The largest suburb in Western New York is making an overhaul of its garbage and recycling system. And like the City of Buffalo, Amherst will soon offer large totes to collect more material that can be recycled.
The Town Supervisor of Amherst says the new system will be good for the environment and the town's budget.
When Amherst Town Supervisor Barry Weinstein talks about the new contract for picking up trash and recycling that begins in January, one phrase keeps coming up: “And there’s more," said Weinstein.
Amherst has accepted a bid from Modern Corporation to begin when the contract with Waste Management expires at the end of the year. Weinstein says the town had been looking for ways to provide incentives for Amherst to recycle more and make money, and he's excited about what the New Year -- and new contract -- will bring.
“We have a contract now where we get approximately $100,000 for our recycling every year. It doesn't change whether we do well or don't do well,” says Weinstein. “We also pay per household for picking up and hauling and disposing of our trash, and again that doesn't vary. If we put less trash in the landfill, we don't get any benefit from it. If we put more trash in, it doesn't cost any more because we're paying by the unit.”
Weinstein said this new five-year contract with Modern Corporation is different, and it will cost the town $2 million dollars less per year. During the first year, Amherst residents will see a million dollars of that going to reducing taxes. That breaks down to your tax bill costing about $30 less.
The other million dollars will go toward a one-time purchase of totes on wheels for recycling that are about two-thirds the size of the totes used for garbage.
“Our plan is to use some of the savings on this contract to buy 65-gallon totes so people could put all their recyclable material in one tote; just throw it in,” Weinstein says. “And almost everything is recyclable under the new program.”
That includes the full spectrum of plastics from number one to seven, which includes yogurt cups and plastic plates. Pizza boxes, even old kitchen cookware, can be tossed in. Residents won't need to keep their paper separated from the rest anymore. Modern does that once the items go to its facility in Lewiston.
Joe Hickman is the sales and municipal accounts manager at Modern.
“The materials, as they go through the process, there is a combination of mechanical and manual sorting. And essentially what the facility does is allows for materials to be processed faster and in a larger quantity,” says Hickman. “And that's why the mixing of materials are allowed -- because the machinery, the equipment, the staff and the way it’s designed can process the material faster, which makes it cost-effective than sorting it and categorizing it at the street's edge in the trucks.”
Hickman says the philosophy is the more items you're allowed to toss into the recycling bin, the more likely you'll recycle.
"We found that when you start having to give a lot of thought to something you're doing, people lose interest in it,” Hickman says. “So, therefore, we opened up our menus to include items that are traditionally not as well-received in the marketing of recycling because they have a lesser value. However, it makes people stop and think, ‘is it, or isn’t it (recyclable)?’ If they decide they're not going to recycle it because they don't think it's part of the program and it really is part of the program, then it could be lost in the waste.”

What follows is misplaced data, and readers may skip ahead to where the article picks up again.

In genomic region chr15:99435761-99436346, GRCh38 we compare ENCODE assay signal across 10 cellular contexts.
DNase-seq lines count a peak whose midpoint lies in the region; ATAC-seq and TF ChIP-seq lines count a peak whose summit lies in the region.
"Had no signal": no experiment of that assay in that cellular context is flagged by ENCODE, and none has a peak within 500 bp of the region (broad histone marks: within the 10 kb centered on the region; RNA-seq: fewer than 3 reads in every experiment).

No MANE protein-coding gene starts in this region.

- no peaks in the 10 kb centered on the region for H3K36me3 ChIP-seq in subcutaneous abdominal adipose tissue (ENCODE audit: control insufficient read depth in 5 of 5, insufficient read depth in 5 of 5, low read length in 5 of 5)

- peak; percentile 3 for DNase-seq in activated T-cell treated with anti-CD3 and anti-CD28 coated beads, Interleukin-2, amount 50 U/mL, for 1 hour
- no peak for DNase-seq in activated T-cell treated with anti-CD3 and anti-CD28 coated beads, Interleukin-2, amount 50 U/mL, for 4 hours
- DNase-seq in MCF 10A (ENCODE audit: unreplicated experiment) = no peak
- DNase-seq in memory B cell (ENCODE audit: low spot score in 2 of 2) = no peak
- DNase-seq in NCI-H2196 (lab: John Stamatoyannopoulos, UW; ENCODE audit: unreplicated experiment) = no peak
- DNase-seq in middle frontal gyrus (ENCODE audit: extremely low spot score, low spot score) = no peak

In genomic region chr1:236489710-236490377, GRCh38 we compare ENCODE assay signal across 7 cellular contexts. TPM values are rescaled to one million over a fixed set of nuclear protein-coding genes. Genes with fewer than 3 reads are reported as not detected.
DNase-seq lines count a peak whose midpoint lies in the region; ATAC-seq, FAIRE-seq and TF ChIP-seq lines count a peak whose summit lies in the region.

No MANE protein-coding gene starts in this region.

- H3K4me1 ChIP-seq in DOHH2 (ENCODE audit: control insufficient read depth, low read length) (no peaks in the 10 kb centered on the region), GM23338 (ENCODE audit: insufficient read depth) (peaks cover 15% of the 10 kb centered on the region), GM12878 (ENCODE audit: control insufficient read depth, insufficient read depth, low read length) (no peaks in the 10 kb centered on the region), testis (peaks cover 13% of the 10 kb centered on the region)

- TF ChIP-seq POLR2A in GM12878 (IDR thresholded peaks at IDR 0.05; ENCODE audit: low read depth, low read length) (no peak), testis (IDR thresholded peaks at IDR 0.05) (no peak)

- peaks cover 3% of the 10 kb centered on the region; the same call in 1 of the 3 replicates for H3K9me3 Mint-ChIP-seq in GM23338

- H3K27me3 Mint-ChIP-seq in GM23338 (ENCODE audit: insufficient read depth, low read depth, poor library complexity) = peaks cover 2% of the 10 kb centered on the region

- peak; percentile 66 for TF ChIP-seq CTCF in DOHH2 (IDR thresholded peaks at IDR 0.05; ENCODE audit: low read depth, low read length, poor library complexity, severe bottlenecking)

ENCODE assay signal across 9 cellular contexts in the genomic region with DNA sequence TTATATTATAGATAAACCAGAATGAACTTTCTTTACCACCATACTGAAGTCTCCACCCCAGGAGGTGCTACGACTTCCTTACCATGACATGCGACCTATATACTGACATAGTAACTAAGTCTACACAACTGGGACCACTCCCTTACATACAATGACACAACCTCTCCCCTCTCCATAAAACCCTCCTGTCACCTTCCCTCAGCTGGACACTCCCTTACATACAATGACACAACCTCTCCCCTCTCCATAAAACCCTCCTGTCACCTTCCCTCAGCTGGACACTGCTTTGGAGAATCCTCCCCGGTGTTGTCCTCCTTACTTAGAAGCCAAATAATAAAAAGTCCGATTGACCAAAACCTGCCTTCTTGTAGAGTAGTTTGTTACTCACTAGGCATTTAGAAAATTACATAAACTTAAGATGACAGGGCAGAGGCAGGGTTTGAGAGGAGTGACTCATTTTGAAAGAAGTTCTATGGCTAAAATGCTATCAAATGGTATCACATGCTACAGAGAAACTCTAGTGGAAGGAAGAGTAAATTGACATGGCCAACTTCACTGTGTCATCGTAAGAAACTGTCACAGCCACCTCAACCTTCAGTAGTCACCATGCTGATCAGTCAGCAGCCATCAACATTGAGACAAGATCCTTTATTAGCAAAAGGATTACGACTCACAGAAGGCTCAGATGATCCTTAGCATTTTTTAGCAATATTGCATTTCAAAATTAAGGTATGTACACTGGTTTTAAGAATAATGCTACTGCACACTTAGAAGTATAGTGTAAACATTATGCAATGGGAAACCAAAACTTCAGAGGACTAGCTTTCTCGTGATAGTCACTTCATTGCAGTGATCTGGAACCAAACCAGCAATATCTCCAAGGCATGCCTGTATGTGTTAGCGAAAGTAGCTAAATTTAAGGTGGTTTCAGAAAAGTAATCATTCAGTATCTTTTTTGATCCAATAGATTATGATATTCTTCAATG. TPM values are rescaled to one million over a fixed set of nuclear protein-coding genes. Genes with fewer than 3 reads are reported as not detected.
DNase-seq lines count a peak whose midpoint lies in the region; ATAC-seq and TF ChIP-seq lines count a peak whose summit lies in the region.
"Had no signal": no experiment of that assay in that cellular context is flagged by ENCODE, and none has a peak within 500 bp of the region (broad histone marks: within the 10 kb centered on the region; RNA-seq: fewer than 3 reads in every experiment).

Weinstein says the Town of Amherst expects to cash in on the increase in recycling.
"As our recycling goes up, our benefit per recycled ton is going to go up also,” says Weinstein. “The cost of processing the recyclable material is going to go down, and we pegged it to the marketplace for recyclable materials, so if the market goes up, we'll get more. And we have a floor there. They originally offered us $28.50, we set the floor at $28 with the potential of going up to $35, markedly increasing our recyclable revenue. And there’s more.”
An incentive program will offers discounts to residents to encourage them to recycle.
"Simply by registering for the program, they become a tier-one participant and they're entitled to discount coupons to local businesses,” says Hickman. “And then what happens after that is as residents participate and certain benchmarks are achieved within the municipality as far as recycling participation in terms of tons, everybody who’s registered then moves up to that second tier.”
Which leads to more discounts at national chains.
Amherst will also pay landfill charges per ton in this new contract, instead of paying per unit. Weinstein believes this could save the town even more money as more would-be trash gets recycled through this program, and the town's electronic recycling program.
"We started electronic recycling in April,” says Weinstein. “We've got several big bins at the highway department. People drop off their electronic recycling material and it picks up by a company called Sun King two or three times a week. So we've taken all this electronic material out of the landfill cycle.”
Weinstein says there will be no penalty for not recycling, just positive reinforcement for those who do. And if you don’t have enough room to house the recycling tote, Amherst plans on offering smaller ones upon request.
The town hopes to distribute the totes as soon as possible, but wants to make sure the state delivers on the grant money.